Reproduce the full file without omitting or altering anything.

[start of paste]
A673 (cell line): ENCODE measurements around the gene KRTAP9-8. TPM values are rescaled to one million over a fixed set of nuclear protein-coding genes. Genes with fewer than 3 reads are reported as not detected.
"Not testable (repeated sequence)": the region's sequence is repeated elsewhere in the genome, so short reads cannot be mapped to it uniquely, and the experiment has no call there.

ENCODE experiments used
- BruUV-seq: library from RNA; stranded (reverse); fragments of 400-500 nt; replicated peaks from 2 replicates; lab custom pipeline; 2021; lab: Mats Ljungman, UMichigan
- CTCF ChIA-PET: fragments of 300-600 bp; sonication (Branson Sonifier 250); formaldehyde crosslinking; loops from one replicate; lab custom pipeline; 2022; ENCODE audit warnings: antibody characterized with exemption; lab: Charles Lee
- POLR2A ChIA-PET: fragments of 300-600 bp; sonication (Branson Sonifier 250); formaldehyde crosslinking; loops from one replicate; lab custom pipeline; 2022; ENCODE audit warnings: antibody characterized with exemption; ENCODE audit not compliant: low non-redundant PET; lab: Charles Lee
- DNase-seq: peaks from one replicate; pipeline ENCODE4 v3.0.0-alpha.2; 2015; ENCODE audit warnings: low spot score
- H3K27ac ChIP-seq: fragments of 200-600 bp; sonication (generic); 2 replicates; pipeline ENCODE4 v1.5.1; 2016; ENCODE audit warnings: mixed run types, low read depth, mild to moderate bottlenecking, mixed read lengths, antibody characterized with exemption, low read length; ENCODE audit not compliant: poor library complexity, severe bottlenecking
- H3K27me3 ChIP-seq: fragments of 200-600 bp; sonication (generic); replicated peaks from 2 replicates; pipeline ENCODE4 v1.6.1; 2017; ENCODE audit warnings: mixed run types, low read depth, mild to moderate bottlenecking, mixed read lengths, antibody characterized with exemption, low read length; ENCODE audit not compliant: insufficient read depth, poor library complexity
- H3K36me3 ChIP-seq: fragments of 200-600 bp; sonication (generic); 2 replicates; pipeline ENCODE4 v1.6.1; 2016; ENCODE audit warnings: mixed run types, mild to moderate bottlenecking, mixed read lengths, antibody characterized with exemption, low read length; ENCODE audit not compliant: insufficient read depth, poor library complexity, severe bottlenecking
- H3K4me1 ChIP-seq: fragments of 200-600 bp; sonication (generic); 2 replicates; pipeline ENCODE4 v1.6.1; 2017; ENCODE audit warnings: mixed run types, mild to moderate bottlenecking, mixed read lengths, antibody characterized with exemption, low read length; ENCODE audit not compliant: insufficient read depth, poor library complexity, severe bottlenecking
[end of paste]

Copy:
A673 (cell line): ENCODE measurements around the gene KRTAP9-8. TPM values are rescaled to one million over a fixed set of nuclear protein-coding genes. Genes with fewer than 3 reads are reported as not detected.
"Not testable (repeated sequence)": the region's sequence is repeated elsewhere in the genome, so short reads cannot be mapped to it uniquely, and the experiment has no call there.

ENCODE experiments used
- BruUV-seq: library from RNA; stranded (reverse); fragments of 400-500 nt; replicated peaks from 2 replicates; lab custom pipeline; 2021; lab: Mats Ljungman, UMichigan
- CTCF ChIA-PET: fragments of 300-600 bp; sonication (Branson Sonifier 250); formaldehyde crosslinking; loops from one replicate; lab custom pipeline; 2022; ENCODE audit warnings: antibody characterized with exemption; lab: Charles Lee
- POLR2A ChIA-PET: fragments of 300-600 bp; sonication (Branson Sonifier 250); formaldehyde crosslinking; loops from one replicate; lab custom pipeline; 2022; ENCODE audit warnings: antibody characterized with exemption; ENCODE audit not compliant: low non-redundant PET; lab: Charles Lee
- DNase-seq: peaks from one replicate; pipeline ENCODE4 v3.0.0-alpha.2; 2015; ENCODE audit warnings: low spot score
- H3K27ac ChIP-seq: fragments of 200-600 bp; sonication (generic); 2 replicates; pipeline ENCODE4 v1.5.1; 2016; ENCODE audit warnings: mixed run types, low read depth, mild to moderate bottlenecking, mixed read lengths, antibody characterized with exemption, low read length; ENCODE audit not compliant: poor library complexity, severe bottlenecking
- H3K27me3 ChIP-seq: fragments of 200-600 bp; sonication (generic); replicated peaks from 2 replicates; pipeline ENCODE4 v1.6.1; 2017; ENCODE audit warnings: mixed run types, low read depth, mild to moderate bottlenecking, mixed read lengths, antibody characterized with exemption, low read length; ENCODE audit not compliant: insufficient read depth, poor library complexity
- H3K36me3 ChIP-seq: fragments of 200-600 bp; sonication (generic); 2 replicates; pipeline ENCODE4 v1.6.1; 2016; ENCODE audit warnings: mixed run types, mild to moderate bottlenecking, mixed read lengths, antibody characterized with exemption, low read length; ENCODE audit not compliant: insufficient read depth, poor library complexity, severe bottlenecking
- H3K4me1 ChIP-seq: fragments of 200-600 bp; sonication (generic); 2 replicates; pipeline ENCODE4 v1.6.1; 2017; ENCODE audit warnings: mixed run types, mild to moderate bottlenecking, mixed read lengths, antibody characterized with exemption, low read length; ENCODE audit not compliant: insufficient read depth, poor library complexity, severe bottlenecking